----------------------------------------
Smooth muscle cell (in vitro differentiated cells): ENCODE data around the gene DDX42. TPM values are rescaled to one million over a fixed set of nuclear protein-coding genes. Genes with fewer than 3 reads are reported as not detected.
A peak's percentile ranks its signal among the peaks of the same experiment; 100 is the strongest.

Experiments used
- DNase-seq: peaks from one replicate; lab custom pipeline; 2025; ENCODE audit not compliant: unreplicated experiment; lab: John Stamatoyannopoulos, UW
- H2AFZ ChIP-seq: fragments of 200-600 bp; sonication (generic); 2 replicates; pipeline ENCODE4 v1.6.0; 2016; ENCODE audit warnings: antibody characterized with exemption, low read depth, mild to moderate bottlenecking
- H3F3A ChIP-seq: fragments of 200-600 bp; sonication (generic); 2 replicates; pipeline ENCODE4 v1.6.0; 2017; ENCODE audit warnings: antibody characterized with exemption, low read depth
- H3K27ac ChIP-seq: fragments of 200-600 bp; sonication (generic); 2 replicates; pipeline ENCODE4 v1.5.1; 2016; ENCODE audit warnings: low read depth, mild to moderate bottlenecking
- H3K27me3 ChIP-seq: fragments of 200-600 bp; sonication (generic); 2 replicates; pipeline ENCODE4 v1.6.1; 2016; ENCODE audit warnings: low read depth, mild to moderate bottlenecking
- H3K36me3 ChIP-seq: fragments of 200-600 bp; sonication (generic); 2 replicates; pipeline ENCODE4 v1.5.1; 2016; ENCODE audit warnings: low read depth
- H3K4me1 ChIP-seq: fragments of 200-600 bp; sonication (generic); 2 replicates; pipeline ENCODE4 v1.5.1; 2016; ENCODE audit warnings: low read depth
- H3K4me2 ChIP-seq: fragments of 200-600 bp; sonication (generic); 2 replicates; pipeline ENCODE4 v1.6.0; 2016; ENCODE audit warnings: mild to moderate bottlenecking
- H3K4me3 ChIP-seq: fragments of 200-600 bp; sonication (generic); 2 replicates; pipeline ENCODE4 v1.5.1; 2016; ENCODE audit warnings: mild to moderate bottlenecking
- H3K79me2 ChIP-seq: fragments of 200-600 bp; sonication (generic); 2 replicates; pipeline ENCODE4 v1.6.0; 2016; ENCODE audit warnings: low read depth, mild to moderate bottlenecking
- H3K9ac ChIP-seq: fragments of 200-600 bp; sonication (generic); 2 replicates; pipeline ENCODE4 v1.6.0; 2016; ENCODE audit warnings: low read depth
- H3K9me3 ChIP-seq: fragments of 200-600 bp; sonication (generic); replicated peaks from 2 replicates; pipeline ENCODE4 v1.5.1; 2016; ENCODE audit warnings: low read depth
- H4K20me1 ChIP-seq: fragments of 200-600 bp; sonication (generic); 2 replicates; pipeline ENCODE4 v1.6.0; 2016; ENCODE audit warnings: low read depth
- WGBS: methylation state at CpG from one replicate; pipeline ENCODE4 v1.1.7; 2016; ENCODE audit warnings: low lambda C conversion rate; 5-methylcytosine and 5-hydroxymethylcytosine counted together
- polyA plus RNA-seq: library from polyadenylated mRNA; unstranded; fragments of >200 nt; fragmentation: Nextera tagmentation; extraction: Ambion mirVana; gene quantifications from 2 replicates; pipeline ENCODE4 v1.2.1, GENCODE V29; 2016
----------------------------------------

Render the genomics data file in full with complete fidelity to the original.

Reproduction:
Smooth muscle cell (in vitro differentiated cells): ENCODE data around the gene DDX42. TPM values are rescaled to one million over a fixed set of nuclear protein-coding genes. Genes with fewer than 3 reads are reported as not detected.
A peak's percentile ranks its signal among the peaks of the same experiment; 100 is the strongest.

Experiments used
- DNase-seq: peaks from one replicate; lab custom pipeline; 2025; ENCODE audit not compliant: unreplicated experiment; lab: John Stamatoyannopoulos, UW
- H2AFZ ChIP-seq: fragments of 200-600 bp; sonication (generic); 2 replicates; pipeline ENCODE4 v1.6.0; 2016; ENCODE audit warnings: antibody characterized with exemption, low read depth, mild to moderate bottlenecking
- H3F3A ChIP-seq: fragments of 200-600 bp; sonication (generic); 2 replicates; pipeline ENCODE4 v1.6.0; 2017; ENCODE audit warnings: antibody characterized with exemption, low read depth
- H3K27ac ChIP-seq: fragments of 200-600 bp; sonication (generic); 2 replicates; pipeline ENCODE4 v1.5.1; 2016; ENCODE audit warnings: low read depth, mild to moderate bottlenecking
- H3K27me3 ChIP-seq: fragments of 200-600 bp; sonication (generic); 2 replicates; pipeline ENCODE4 v1.6.1; 2016; ENCODE audit warnings: low read depth, mild to moderate bottlenecking
- H3K36me3 ChIP-seq: fragments of 200-600 bp; sonication (generic); 2 replicates; pipeline ENCODE4 v1.5.1; 2016; ENCODE audit warnings: low read depth
- H3K4me1 ChIP-seq: fragments of 200-600 bp; sonication (generic); 2 replicates; pipeline ENCODE4 v1.5.1; 2016; ENCODE audit warnings: low read depth
- H3K4me2 ChIP-seq: fragments of 200-600 bp; sonication (generic); 2 replicates; pipeline ENCODE4 v1.6.0; 2016; ENCODE audit warnings: mild to moderate bottlenecking
- H3K4me3 ChIP-seq: fragments of 200-600 bp; sonication (generic); 2 replicates; pipeline ENCODE4 v1.5.1; 2016; ENCODE audit warnings: mild to moderate bottlenecking
- H3K79me2 ChIP-seq: fragments of 200-600 bp; sonication (generic); 2 replicates; pipeline ENCODE4 v1.6.0; 2016; ENCODE audit warnings: low read depth, mild to moderate bottlenecking
- H3K9ac ChIP-seq: fragments of 200-600 bp; sonication (generic); 2 replicates; pipeline ENCODE4 v1.6.0; 2016; ENCODE audit warnings: low read depth
- H3K9me3 ChIP-seq: fragments of 200-600 bp; sonication (generic); replicated peaks from 2 replicates; pipeline ENCODE4 v1.5.1; 2016; ENCODE audit warnings: low read depth
- H4K20me1 ChIP-seq: fragments of 200-600 bp; sonication (generic); 2 replicates; pipeline ENCODE4 v1.6.0; 2016; ENCODE audit warnings: low read depth
- WGBS: methylation state at CpG from one replicate; pipeline ENCODE4 v1.1.7; 2016; ENCODE audit warnings: low lambda C conversion rate; 5-methylcytosine and 5-hydroxymethylcytosine counted together
- polyA plus RNA-seq: library from polyadenylated mRNA; unstranded; fragments of >200 nt; fragmentation: Nextera tagmentation; extraction: Ambion mirVana; gene quantifications from 2 replicates; pipeline ENCODE4 v1.2.1, GENCODE V29; 2016